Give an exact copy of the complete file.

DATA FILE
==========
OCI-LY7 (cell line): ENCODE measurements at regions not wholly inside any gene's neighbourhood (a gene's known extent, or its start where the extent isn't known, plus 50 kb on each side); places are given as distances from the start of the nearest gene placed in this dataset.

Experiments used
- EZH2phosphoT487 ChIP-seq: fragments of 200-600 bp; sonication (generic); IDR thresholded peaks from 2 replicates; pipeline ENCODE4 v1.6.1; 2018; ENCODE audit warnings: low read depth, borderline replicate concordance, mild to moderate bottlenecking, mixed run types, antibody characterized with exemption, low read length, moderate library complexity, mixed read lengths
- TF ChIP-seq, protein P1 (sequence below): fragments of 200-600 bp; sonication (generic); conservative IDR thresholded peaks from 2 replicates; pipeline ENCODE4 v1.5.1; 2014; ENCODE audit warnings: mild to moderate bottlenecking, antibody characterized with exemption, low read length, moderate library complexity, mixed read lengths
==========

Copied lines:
OCI-LY7 (cell line): ENCODE measurements at regions not wholly inside any gene's neighbourhood (a gene's known extent, or its start where the extent isn't known, plus 50 kb on each side); places are given as distances from the start of the nearest gene placed in this dataset.

Experiments used
- EZH2phosphoT487 ChIP-seq: fragments of 200-600 bp; sonication (generic); IDR thresholded peaks from 2 replicates; pipeline ENCODE4 v1.6.1; 2018; ENCODE audit warnings: low read depth, borderline replicate concordance, mild to moderate bottlenecking, mixed run types, antibody characterized with exemption, low read length, moderate library complexity, mixed read lengths
- TF ChIP-seq, protein P1 (sequence below): fragments of 200-600 bp; sonication (generic); conservative IDR thresholded peaks from 2 replicates; pipeline ENCODE4 v1.5.1; 2014; ENCODE audit warnings: mild to moderate bottlenecking, antibody characterized with exemption, low read length, moderate library complexity, mixed read lengths